The next manuscript carries forward the discussion of the complexity of trauma events as they influence family relationships and processes. It is entitled Mother–child relationships following a disaster: The experiences of Turkish mothers living in a container city after the 2011 Van earthquake. Cigdem Yumbul, Elizabeth Wieling, and Hilal Celik report on interviews carried out with mothers affected by the earthquake and subsequent displacement. The authors discovered and detailed a process of how: the traumatic stress related to events of the earthquake and subsequent displacement led to maternal difficulty in emotion regulation which in turn altered parenting behaviors which finally influenced the mother’s perception of her relationship with her child. This manuscript adds to our understanding of how traumatic stress is ecological in its movement through system levels and may reverberate through geographical region, national and local political response systems through the individual emotion regulation system and out through the family system.
The next manuscript continues the examination of relationships in the wake of mass-trauma. Rebecca Lucero, Adam Jones and Jacob C. Hunsaker contributed the manuscript entitled Using internal family systems theory in the treatment of combat veterans with post-traumatic stress disorder and their families. This paper is a discussion piece highlighting the lack of systemic, relationally oriented treatment for combat-veterans facing trauma symptoms with incredibly high frequency. They explore the use of IFS as an accessible and useful way to infuse trauma-treatment with less individual focus for combat veterans. The authors re-cast the tenets of IFS in light of working with combat trauma and argue for its increased use with veterans.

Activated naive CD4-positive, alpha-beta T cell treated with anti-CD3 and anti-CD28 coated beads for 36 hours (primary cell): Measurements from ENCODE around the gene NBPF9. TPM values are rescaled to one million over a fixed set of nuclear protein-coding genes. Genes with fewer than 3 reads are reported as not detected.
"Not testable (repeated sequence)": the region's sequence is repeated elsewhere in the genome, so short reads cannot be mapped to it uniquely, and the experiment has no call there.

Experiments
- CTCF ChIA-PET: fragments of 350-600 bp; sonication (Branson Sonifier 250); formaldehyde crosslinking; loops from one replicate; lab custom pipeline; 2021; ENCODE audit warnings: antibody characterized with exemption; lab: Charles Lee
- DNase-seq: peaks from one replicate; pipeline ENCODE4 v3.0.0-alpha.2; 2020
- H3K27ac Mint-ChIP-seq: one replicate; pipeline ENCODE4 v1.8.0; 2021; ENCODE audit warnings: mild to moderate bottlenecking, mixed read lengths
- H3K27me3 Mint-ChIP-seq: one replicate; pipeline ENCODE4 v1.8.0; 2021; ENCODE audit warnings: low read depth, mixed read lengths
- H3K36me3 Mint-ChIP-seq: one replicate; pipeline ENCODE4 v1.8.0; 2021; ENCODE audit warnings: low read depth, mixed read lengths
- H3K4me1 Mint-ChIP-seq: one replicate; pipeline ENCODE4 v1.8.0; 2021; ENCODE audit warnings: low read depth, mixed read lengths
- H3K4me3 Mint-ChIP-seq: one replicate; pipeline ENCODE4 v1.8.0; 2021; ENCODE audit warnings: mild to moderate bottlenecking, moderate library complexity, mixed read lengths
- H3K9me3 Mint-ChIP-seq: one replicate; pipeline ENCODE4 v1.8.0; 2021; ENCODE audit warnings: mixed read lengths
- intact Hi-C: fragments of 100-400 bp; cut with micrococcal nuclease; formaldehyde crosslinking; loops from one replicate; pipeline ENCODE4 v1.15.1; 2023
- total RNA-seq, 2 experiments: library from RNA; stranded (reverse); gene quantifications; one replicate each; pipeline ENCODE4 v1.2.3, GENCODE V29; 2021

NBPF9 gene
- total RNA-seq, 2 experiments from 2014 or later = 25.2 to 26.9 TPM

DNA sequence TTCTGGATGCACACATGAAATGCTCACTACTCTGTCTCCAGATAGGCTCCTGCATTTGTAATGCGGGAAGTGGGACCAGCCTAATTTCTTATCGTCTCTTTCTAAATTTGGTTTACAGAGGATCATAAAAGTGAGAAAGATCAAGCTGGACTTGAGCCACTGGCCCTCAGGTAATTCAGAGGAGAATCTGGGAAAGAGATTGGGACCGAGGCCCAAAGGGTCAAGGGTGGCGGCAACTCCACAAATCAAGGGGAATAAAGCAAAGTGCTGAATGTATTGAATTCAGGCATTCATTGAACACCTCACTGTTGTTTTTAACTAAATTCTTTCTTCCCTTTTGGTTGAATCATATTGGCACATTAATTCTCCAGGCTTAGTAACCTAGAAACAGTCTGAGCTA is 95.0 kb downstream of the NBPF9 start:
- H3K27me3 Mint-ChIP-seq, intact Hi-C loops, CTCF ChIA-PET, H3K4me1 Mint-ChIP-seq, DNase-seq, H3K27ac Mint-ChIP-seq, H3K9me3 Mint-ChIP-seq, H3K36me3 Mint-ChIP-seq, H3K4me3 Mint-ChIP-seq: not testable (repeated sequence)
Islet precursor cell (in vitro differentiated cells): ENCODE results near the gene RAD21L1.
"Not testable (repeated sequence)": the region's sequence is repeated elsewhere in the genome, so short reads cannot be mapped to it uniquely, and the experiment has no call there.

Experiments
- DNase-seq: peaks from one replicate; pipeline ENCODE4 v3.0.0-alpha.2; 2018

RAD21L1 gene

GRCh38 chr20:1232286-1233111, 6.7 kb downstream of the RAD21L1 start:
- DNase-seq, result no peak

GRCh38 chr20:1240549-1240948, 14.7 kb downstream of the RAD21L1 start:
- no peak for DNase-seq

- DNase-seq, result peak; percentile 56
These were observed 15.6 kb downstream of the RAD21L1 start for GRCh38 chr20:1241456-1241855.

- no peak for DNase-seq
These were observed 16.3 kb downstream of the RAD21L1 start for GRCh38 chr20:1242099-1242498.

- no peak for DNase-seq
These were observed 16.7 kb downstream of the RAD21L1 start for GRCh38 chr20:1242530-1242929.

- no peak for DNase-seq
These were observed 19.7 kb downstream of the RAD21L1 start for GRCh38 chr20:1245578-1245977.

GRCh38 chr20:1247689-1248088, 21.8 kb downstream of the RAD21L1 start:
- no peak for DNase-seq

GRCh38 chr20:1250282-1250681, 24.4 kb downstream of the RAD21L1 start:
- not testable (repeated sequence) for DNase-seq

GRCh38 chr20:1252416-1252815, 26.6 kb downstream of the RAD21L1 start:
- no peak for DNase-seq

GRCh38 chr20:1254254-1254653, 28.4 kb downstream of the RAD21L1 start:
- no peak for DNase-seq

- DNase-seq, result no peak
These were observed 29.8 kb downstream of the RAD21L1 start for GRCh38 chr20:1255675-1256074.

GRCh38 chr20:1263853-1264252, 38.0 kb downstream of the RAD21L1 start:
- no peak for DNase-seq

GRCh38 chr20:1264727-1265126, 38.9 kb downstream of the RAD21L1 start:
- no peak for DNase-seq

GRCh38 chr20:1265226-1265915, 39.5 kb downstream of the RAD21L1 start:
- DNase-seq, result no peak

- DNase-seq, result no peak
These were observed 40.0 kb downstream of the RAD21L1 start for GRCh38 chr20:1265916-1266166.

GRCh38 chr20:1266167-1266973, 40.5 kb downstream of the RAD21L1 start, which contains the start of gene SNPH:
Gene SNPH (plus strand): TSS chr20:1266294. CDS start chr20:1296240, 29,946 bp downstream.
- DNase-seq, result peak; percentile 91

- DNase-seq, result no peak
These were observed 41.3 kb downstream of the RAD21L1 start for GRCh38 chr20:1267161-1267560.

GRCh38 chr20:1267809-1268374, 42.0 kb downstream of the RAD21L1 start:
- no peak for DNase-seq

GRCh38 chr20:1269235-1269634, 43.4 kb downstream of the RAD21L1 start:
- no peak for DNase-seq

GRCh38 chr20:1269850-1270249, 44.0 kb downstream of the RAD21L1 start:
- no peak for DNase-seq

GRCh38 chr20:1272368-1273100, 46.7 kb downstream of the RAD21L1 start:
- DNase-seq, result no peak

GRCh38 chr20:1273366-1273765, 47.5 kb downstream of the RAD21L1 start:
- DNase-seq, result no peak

Joe Grady, myself, Angela Kim and Sean Davis wrote the following manuscript dealing with combat trauma and relationships entitled Differences in unit cohesion and combat-related mental health problems based on attachment style in US military veterans. In a sample of combat-exposed veterans, we hypothesized that attachment style with one’s partner would associate with mean differences in remembered cohesion with one’s military unit and measures of anxiety, depression and trauma symptoms. Results showed that insecure attachment to a partner related to greater distress in mental health symptoms post military service. However, military unit cohesion was high across attachment styles and didn’t differ significantly. This study highlights the potential protective nature of secure partner relationships in the wake of involvement in mass trauma such as war and raises further questions about the nature of relationships and identities born of and organized around the trauma such as one’s military unit.
The notion of identity and contextual factors as inextricably linked to the experience of traumatic stress is carried forward to be the focus of the next three issue. One article entitled Posttraumatic cognitions and depressive symptoms in war and disaster affected widows in Sri Lanka: The role of community support was written by Jessica Lambert, myself, Shayne Anderson, Lakmal Ponnamperuma and Thulitha Wickrama. This paper was written with data collected from a sample of Sri Lankan widows living in an are of the county that was deeply affected by the 25-year civil war which ended in 2009 as well as the 2004 tsunami which struck southeastern Asia. We looked particularly at how contextual problems resulting from the war and tsunami-related losses associated with community support and problematic posttraumatic cognitions as intermediaries which in turn associated with PTSD and depression symptoms. Our findings ultimately suggested that context problems (e.g. social and infrastructure changes) resulting from the war related to lower levels of community support and higher levels of negative posttraumatic cognitions. Also, greater levels of community support associated with less mental health distress. This paper is an illustration of the complex influence of protracted stressors on the context in which one lives which may in turn decrease resources and result in greater distress years after events are “over.” Additionally, we focus on the importance of community support (a systemic and relational factor) as a potential mitigating influence in mental health distress in the context of trauma.